There are plenty of wonderful ways to screw up a perfectly good model. All of them share one common thread, which is that it’s always possible to shoot yourself in the foot. Even funnier (from my point of view at least), is that the urge to shoot oneself in the foot increases as the complexity of the model you’re working with does. In this post I’ll discuss one simple way of achieving a precision shot by means of automating a parameter search.

To be clear, let’s define shooting oneself in the foot:

“Shooting oneself in the foot consists of the ML practitioner evading complexity for the sake of mental, rather than computational, tractability. None of that stuff goes away because you ignore it lol.”

Stephen Hogg, 2019

This partly but not completely explains a fair bit of the interest in automating the search for an acceptable neural network architecture. Automating something like that isn’t necessarily bad, but it can be if it’s just being used to avoid thinking about how models work.

The computer just does it for you

Here’s a scenario that might lead you to want to partially automate things. You have a lot of text data and you need to discover topics in it. Obviously there are too many documents to read, so you use a model. One of the obvious candidates for doing this is Latent Dirichlet Allocation.

Basically, LDA seeks to create a link between the words that are present in the collection (hereafter corpus), of documents you have and a number of latent (i.e. unobserved), topics. What this means in practice is that if you have an idea of how many topics there are in a corpus you can then get LDA to work out how they’re defined.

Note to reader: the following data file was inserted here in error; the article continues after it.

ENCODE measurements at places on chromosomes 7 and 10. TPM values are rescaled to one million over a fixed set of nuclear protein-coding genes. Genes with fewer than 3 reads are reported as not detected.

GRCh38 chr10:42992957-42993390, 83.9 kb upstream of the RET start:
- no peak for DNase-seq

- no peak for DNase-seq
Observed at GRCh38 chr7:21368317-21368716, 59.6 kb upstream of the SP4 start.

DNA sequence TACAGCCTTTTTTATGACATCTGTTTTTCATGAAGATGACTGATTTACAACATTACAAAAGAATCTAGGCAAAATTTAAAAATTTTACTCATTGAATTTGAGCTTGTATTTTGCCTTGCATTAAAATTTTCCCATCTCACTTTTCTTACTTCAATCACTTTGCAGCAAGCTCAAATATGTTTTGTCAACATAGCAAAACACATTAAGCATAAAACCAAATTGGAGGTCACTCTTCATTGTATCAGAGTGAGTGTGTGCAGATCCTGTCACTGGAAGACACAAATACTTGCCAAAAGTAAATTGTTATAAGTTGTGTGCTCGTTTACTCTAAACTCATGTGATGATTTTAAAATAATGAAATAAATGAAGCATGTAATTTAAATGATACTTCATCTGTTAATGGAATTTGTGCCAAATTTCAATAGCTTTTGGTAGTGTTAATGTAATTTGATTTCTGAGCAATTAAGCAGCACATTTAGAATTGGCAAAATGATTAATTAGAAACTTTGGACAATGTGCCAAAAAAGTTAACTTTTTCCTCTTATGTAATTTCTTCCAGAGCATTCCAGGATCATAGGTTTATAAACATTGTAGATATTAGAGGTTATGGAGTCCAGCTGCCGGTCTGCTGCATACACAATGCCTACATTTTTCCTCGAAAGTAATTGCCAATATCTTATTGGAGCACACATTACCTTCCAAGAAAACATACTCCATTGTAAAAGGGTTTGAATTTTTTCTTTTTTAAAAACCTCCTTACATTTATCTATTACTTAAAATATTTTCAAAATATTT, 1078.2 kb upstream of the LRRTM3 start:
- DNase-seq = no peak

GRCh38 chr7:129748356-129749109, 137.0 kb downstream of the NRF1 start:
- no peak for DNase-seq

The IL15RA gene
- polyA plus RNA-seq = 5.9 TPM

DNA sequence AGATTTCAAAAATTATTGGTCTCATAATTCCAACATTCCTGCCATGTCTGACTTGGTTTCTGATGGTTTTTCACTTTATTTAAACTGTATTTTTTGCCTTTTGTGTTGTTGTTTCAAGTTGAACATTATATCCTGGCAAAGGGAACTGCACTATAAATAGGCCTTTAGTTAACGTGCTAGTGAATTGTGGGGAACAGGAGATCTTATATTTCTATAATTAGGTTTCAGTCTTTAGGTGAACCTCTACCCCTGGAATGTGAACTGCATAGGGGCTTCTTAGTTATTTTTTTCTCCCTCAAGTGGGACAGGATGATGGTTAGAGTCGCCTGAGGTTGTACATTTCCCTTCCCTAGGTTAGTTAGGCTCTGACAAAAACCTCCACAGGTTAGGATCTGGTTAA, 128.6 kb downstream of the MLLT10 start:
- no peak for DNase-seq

The other piece of information LDA needs to work relates to the topics themselves. Specifically, how narrowly defined are they? Do you only need one or two words to establish the presence of a topic in a document, or more? Now how do we tell which values for our parameters are good? With a model like LDA, typically you’d evaluate the per word perplexity. That’s a mouthful, so let’s start with the last word.

Confused yet?

Imagine you’re playing cards with someone. Normal deck of 52 as is common in the West, nothing too funny going on. Your opponent draws a card unseen to you. What could it be?

If you don’t know anything at all and have to make a wild guess, then there are 52 potential cards you could guess from. You have terrible odds of being right. In this case, your perplexity is 52 - the number of states you need to choose from.

If, on the other hand, you know what cards are in your own hand or have seen others previously, then you can eliminate them as possibilities. If you can eliminate, say 6 cards, then that leaves 46 possible cards your opponent may have drawn. So perplexity is now 46 and you’re still guessing, but with a bit more clarity. The idea with modelling is to drive that number even lower by having your model eliminate outcomes that aren’t really plausible. In this case it might be that your opponent’s behaviour indicates the presence or absence of a certain card - what this boils down to is using the data you have to narrow the scope of outcomes you think are possible. Which is a great way of describing what a model does.

This all seems fine